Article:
Easy on the peanut butter, specialist in mold illnesses advises

October 7, 2006

Molds are commonplace in virtually every modern environment, and are even present in the everyday jar of peanut butter sitting on the kitchen counter in most children's homes. The advice of Lynnette J. Mazur, MD, MPH, presented Saturday at a seminar at the AAP National Conference and Exhibition, was simple: Eat a balanced diet!

Molds are commonplace in virtually every modern environment, and are even present in the everyday jar of peanut butter sitting on the kitchen counter in most children's homes. The advice of Lynnette J. Mazur, MD, MPH, presented Saturday at a seminar at the AAP National Conference and Exhibition, was simple: Eat a balanced diet!

"Aflatoxin is a natural inhabitant of peanuts," Mazur said. "How much or how little is present in peanut butter varies from jar to jar. To address that, tell your patients not to eat it every day."

Dr. Mazur reviewed the range of types of mold that can cause illness. She said that such factors as changes in new building construction are contributing to mold growth. New homes, for example, are made of soft woods that do not contain the tannins and oils of harder woods that inhibited mold growth?woods used in older construction. And new homes have become more energy-efficient, which, in turn, causes air exchange to be lower, also encouraging mold.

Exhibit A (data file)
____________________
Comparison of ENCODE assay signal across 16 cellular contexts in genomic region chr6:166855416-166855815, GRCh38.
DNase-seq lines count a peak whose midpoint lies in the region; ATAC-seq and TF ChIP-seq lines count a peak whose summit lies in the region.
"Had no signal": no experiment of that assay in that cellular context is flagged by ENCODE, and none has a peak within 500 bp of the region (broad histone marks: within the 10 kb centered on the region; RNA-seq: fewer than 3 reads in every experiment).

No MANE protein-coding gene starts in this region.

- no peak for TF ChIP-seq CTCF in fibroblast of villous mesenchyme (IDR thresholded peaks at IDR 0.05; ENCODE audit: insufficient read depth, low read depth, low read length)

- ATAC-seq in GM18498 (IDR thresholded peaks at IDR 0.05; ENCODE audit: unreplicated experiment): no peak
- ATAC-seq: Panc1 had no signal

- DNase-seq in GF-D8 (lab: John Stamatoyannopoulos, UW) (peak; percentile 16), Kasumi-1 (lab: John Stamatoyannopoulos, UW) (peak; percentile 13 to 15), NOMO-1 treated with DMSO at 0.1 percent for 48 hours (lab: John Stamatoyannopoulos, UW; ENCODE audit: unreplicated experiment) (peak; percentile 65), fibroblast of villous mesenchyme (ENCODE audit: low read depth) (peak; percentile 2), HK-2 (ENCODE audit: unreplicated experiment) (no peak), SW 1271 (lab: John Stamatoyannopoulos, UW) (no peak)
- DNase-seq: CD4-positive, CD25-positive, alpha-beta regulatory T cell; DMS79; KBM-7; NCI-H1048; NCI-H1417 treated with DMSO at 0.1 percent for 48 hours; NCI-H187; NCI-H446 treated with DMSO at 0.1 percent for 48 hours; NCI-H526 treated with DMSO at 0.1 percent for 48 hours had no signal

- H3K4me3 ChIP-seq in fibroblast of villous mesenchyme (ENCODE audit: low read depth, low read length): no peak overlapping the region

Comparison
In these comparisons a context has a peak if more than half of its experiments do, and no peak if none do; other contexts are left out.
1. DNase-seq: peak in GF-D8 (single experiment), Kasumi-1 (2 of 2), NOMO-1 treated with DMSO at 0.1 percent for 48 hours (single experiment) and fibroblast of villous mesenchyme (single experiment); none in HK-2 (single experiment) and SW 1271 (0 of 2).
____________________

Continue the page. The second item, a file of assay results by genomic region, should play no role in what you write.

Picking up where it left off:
There is more: A soon-to-be-released AAP policy statement, Dr. Mazur reported, advises against the use of humidifiers for the management of respiratory tract infections. The resulting increase in ambient humidity that is considered a benefit in such circumstances can also encourage the growth of mold growth indoors.

When should you consider mold-related illness in a patient? According to Dr. Mazur, several scenarios should arouse suspicion: When a patient has chronic respiratory infections of unknown cause, poorly controlled asthma, recurrent flu-like symptoms, or suspected (or diagnosed) hypersensitivity pneumonitis, allergic bronchopulmonary aspergillosis, or fungal sinusitis. The symptoms may also subside or become worse at a particular location or time, or during a particular activity.

In a case in which mold-related illness is suspected, a home inspection may be warranted. Visible signs of mold, a moldy odor, or old water damage can indicate a problem. Where there are no visible signs of mold, air sampling may be appropriate.

Getting rid of mold is tricky. Porous materials that have been wet, including carpet, ceiling tiles, mattresses, pillows, and upholstery, must be discarded. Nonporous materials, such as floors, countertops, metal object, plastic, and glass can be cleaned with soap and water, followed by a dilute mixture of bleach. Bleach is not recommended by all organizations, however, for addressing a mold problem, Dr. Mazur pointed out; the US Environmental Protection Agency advocates its use but it is not recommended by the US Occupational Safety and Health Administration.

Raised public awareness regarding molds has brought questions by parents about the potential for mold-related illness at schools, Dr. Mazur concluded. Faced with such a complaint or worry by parents, you should advise them to contact the local health department and school board with their concern.